Most Hong Kongers are well versed in digital technology but because they wanted to rebel against the government, some of them refused to use the app...
What ‘soft resistance’ looks like
For example, in response to the pandemic, the Hong Kong government launched the LeaveHomeSafe app, a digital contract tracing app. In the early stages, the use of the app was entirely voluntary. Hong Kongers could choose to fill out paper slips instead of using the app when entering various premises. Most Hong Kongers are well versed in digital technology but because they wanted to rebel against the government, some of them refused to use the app as it was deemed to be an “infringement of personal privacy”.
Over the past six months, whenever I walked past some restaurants, I would see some groups of youths filling out paper slips because they refused to download and use the LeaveHomeSafe app. Hong Kong media reported that many people put down false information — such as a fake handphone number — just to fool around with the government.
Recently, the LeaveHomeSafe app has been more widely used and it has become mandatory at all restaurants since last month. But as a saying goes, “The higher-ups have policies while the lower rungs have their own ways of getting around them.” Fake LeaveHomeSafe apps have also surfaced on the internet. It was not until the police arrested some users on suspicion of “using false instruments” that the situation improved.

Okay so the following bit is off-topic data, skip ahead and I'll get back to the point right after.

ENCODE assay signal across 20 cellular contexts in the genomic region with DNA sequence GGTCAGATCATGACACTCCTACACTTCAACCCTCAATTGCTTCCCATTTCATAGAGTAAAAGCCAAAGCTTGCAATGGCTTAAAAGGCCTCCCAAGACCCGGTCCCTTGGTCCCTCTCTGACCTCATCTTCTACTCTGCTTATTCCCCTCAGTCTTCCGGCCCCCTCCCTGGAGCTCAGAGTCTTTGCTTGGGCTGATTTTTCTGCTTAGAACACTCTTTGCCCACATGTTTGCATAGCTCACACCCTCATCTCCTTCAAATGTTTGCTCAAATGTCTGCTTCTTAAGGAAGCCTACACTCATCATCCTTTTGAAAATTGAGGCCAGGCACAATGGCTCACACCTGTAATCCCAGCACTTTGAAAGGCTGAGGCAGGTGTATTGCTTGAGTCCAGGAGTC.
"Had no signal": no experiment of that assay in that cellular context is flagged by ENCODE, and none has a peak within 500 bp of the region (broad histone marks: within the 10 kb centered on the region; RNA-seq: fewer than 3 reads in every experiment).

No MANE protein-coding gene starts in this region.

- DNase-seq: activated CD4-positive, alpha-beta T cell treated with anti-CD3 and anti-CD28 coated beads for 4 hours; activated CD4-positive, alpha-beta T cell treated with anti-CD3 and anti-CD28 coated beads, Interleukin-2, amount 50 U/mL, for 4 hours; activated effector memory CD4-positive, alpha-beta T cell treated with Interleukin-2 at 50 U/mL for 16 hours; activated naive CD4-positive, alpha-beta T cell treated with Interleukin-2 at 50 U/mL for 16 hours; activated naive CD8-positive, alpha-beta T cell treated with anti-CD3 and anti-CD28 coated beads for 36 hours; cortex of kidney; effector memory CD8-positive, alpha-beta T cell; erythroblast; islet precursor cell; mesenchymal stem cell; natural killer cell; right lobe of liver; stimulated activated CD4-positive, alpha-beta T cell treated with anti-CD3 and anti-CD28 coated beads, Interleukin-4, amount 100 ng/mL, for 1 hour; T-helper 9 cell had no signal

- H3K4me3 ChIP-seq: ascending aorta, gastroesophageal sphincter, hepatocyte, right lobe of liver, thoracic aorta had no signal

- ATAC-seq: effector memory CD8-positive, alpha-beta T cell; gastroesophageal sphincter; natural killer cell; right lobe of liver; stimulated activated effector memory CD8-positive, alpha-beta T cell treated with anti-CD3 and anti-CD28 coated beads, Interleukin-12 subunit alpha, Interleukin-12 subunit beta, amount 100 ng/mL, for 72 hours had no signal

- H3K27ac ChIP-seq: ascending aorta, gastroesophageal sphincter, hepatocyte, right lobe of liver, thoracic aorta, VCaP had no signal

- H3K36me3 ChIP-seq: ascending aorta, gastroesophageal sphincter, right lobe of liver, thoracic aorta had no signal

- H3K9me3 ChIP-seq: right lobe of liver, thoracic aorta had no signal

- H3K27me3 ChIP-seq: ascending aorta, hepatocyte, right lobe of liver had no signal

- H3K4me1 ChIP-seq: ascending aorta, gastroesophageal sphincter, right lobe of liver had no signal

However, some radical Hong Kongers still insist on joining the “non-cooperation movement”. Since the Hong Kong government announcement that all restaurant patrons had to check in using the LeaveHomeSafe app, some people have started a “PicnicSafe” (安心野餐) Facebook group urging Hong Kongers not to dine in but to order takeout and have picnics instead as an expression of their dissatisfaction towards the government.
In this protracted war against the Covid-19 pandemic, the Hong Kong government should think hard about how it can regain the people’s trust; at the same time, Hong Kongers should look at the big picture and show restraint.
The creators of the Facebook page said they only expected a membership of 500 people at most. But following media reports, over 1,500 have joined, far exceeding their expectations. As a result, there are people picnicking at parks, staircases and various other public spaces from time to time. They are oblivious to curious passersby and seem to be having a good time.
Over the past year, Beijing’s tighter grip on Hong Kong has diminished room for freedom of expression. It is only normal for Hong Kongers to resist such changes. Nonetheless, health should be the people’s first priority. If the last line of defence against the pandemic comes crashing down, no one can escape unscathed. Hong Kongers who play tricks in the name of “soft resistance” against the government are in fact childish and selfish. In this protracted war against the Covid-19 pandemic, the Hong Kong government should think hard about how it can regain the people’s trust; at the same time, Hong Kongers should look at the big picture and show restraint. These are for the greater good of Hong Kong society.